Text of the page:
• As is Bagradian, with his various celebrity impressions and so forth.
  • Leitmotif: The melody of "When Johnny Comes Marching Home" is a recurring part through the movie.
  • Military Moonshiner: Sefton runs a still among his various other moneymaking enterprises.
  • The Mole: The film's plot in a nutshell. Revealed to be Sgt. Price.
    • Mole in Charge: And he's Security officer for the whole barracks, allowing him open access to most any plots or information the men might have.
  • Mood Whiplash: The constant tonal shifts between broad comedy and deadly serious drama may put some viewers off.
  • More Hero than Thou: When the men were going to pull a man's dogtag out to select someone to save Dunbar, Price grabs it and claims this. He claims he wants to volunteer to atone for his lousy job as Security. Sefton picks now to do the big reveal.
    • Played for laughs when Harry volunteers immediately before Price, then clarifies that he's only volunteering to draw the dogtag.
  • Nobody's That Dumb: When the POWs start putting their plan into action to subdue the Gestapo and get Dunbar to safety, they begin pressing out into the compound in a hurry, to which Marco the mailman tells them to take it easy. "Remember, just because the Krauts are dumb, that doesn't mean they're stupid."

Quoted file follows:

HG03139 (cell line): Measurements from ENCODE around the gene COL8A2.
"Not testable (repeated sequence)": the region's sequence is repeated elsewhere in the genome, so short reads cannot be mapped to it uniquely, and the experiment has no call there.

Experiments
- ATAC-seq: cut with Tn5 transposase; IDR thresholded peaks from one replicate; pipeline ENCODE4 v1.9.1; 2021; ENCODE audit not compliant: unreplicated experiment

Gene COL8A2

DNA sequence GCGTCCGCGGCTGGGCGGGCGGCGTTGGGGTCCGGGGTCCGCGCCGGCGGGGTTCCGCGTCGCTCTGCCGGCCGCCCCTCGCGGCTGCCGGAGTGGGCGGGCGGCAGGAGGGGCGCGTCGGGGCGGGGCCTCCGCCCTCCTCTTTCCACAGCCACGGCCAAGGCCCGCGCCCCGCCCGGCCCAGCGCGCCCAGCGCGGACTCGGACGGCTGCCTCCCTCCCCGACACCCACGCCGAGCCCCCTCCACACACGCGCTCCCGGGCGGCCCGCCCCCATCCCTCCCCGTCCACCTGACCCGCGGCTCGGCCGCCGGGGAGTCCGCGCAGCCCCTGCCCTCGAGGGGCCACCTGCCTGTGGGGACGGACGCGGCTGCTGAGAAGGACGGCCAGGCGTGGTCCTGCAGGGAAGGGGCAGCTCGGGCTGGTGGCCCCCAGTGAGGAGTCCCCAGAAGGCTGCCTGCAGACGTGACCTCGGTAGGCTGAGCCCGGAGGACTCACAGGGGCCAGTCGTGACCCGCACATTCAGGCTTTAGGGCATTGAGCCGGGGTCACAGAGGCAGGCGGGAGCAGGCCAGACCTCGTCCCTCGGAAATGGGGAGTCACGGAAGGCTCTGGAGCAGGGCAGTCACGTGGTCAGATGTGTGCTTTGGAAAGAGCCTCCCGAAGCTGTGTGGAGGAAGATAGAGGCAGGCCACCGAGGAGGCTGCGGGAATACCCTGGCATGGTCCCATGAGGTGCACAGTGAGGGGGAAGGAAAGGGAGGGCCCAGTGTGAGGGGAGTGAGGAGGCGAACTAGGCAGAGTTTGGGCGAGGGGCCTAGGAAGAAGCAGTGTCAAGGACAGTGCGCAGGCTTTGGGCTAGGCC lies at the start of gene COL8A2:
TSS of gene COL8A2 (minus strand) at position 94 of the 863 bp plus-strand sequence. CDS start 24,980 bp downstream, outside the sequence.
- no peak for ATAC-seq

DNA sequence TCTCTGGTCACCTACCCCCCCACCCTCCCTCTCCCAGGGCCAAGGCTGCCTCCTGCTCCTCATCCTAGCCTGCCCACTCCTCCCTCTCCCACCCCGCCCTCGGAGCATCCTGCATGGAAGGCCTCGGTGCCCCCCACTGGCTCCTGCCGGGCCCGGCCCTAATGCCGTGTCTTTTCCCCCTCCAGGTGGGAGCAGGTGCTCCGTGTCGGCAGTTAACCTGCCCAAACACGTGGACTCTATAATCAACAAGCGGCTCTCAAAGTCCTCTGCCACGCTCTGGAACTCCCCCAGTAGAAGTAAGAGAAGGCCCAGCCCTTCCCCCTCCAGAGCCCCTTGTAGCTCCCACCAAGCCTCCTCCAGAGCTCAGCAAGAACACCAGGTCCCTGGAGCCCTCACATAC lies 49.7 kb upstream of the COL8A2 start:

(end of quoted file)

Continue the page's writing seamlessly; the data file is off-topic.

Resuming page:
• Not What It Looks Like: Sefton tries bribing Schulz into telling him who the spy is by offering him nylons and a whopping 400 cigarettes. Schultz rejects the offer just as the other denizens of the barracks walk in and interpret this as Sefton trying to trade for favors again. Sefton doesn't bother trying to defend himself, as the others have already made up their minds about him.
    • Really, most of Sefton's trades fall into this, as he tends to get a good deal right when someone has died or something has been confiscated from the barracks. He tries to convince the barracks that correlation isn't causation, but with suspicions and tempers flaring he is unsuccessful.
  • Obfuscating Stupidity: Schulz. He acts as though he's trying for an over-the-top Wacky Nazi trying to be pseudo-friends with the Americans. Actually, it's an effective cover so they don't realize he's running a spy inside the American barracks.